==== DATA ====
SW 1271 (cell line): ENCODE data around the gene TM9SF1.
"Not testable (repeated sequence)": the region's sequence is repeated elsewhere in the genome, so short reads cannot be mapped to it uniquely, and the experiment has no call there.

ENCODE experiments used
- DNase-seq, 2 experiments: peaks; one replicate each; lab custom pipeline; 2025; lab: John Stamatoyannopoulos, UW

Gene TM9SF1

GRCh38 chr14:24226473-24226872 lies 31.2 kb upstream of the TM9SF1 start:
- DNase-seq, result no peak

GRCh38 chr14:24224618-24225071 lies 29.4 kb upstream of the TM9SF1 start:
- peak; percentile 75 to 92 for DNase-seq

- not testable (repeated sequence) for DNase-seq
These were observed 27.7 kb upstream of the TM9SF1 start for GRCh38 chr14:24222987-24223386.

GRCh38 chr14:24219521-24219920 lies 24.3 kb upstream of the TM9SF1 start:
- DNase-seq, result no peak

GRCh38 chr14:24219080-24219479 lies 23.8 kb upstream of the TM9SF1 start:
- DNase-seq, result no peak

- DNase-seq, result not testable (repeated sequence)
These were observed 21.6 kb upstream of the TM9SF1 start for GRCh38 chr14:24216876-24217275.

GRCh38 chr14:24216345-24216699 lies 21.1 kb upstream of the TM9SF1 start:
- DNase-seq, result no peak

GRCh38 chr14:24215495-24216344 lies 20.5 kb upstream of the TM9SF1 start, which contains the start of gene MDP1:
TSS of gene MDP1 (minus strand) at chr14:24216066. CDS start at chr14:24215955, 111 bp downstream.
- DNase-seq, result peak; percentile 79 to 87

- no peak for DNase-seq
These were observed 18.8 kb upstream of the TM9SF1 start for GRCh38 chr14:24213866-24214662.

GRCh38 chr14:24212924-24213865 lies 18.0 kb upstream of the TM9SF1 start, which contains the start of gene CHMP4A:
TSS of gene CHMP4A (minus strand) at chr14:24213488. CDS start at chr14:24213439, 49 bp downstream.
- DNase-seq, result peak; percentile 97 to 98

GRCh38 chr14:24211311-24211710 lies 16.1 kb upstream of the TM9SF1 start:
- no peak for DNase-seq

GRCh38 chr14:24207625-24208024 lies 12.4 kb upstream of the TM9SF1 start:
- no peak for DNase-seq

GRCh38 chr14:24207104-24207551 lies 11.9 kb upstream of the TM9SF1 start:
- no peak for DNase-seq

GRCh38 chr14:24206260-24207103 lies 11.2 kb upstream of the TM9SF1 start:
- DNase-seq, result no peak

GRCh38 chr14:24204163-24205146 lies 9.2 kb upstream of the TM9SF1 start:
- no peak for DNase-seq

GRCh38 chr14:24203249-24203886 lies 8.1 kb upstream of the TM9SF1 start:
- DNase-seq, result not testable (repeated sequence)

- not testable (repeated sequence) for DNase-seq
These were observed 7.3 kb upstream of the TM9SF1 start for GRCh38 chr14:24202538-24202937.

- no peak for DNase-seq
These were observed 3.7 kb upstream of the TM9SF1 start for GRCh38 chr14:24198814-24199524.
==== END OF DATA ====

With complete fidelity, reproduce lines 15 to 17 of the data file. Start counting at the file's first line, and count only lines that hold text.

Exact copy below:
- DNase-seq, result no peak

- DNase-seq, result not testable (repeated sequence)
These were observed 21.6 kb upstream of the TM9SF1 start for GRCh38 chr14:24216876-24217275.